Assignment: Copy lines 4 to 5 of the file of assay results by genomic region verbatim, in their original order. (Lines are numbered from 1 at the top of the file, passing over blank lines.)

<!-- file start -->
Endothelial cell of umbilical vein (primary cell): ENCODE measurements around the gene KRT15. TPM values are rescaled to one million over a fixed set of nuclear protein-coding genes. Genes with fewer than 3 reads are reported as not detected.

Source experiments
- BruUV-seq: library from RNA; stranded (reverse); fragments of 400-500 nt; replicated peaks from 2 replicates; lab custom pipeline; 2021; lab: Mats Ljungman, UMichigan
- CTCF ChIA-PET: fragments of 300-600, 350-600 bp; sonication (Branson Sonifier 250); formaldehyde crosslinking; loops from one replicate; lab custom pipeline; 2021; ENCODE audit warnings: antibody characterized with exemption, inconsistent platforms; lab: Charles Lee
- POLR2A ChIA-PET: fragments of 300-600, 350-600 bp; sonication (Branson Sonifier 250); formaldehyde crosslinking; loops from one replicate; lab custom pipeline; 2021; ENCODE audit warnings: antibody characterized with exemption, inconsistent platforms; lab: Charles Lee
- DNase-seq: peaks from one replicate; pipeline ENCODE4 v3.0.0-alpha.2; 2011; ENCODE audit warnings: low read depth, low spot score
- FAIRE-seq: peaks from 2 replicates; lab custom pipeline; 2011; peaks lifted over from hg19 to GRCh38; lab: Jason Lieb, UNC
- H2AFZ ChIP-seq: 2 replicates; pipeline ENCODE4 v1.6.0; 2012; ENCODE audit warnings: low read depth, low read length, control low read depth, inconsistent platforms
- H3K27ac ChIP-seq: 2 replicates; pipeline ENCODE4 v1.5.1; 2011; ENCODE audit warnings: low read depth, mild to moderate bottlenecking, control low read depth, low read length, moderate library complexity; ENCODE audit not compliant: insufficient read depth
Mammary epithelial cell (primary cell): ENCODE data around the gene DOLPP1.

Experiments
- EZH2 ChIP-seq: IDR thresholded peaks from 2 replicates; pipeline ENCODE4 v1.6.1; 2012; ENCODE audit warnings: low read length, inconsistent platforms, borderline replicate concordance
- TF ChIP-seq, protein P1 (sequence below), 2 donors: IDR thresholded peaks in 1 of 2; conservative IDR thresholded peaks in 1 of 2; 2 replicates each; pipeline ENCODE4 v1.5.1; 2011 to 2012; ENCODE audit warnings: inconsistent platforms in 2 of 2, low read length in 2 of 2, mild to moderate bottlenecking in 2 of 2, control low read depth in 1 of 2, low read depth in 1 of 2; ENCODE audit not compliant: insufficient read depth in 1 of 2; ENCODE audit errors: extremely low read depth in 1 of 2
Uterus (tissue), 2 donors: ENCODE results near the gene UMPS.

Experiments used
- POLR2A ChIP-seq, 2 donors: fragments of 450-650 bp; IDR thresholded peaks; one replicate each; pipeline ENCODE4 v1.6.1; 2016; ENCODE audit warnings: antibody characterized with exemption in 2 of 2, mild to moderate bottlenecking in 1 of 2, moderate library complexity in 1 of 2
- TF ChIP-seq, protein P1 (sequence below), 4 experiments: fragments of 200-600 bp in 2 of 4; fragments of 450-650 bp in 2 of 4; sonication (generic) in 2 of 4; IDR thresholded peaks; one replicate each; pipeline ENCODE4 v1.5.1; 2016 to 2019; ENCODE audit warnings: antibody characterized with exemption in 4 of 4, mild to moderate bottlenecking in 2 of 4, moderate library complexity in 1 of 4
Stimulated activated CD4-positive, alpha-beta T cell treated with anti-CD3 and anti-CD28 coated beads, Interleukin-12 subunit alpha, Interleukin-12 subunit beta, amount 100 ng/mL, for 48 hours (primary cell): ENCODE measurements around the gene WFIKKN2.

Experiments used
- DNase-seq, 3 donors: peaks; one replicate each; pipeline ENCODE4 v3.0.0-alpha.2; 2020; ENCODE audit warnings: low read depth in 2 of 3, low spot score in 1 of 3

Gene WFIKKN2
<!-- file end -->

- CTCF ChIA-PET: fragments of 300-600, 350-600 bp; sonication (Branson Sonifier 250); formaldehyde crosslinking; loops from one replicate; lab custom pipeline; 2021; ENCODE audit warnings: antibody characterized with exemption, inconsistent platforms; lab: Charles Lee
- POLR2A ChIA-PET: fragments of 300-600, 350-600 bp; sonication (Branson Sonifier 250); formaldehyde crosslinking; loops from one replicate; lab custom pipeline; 2021; ENCODE audit warnings: antibody characterized with exemption, inconsistent platforms; lab: Charles Lee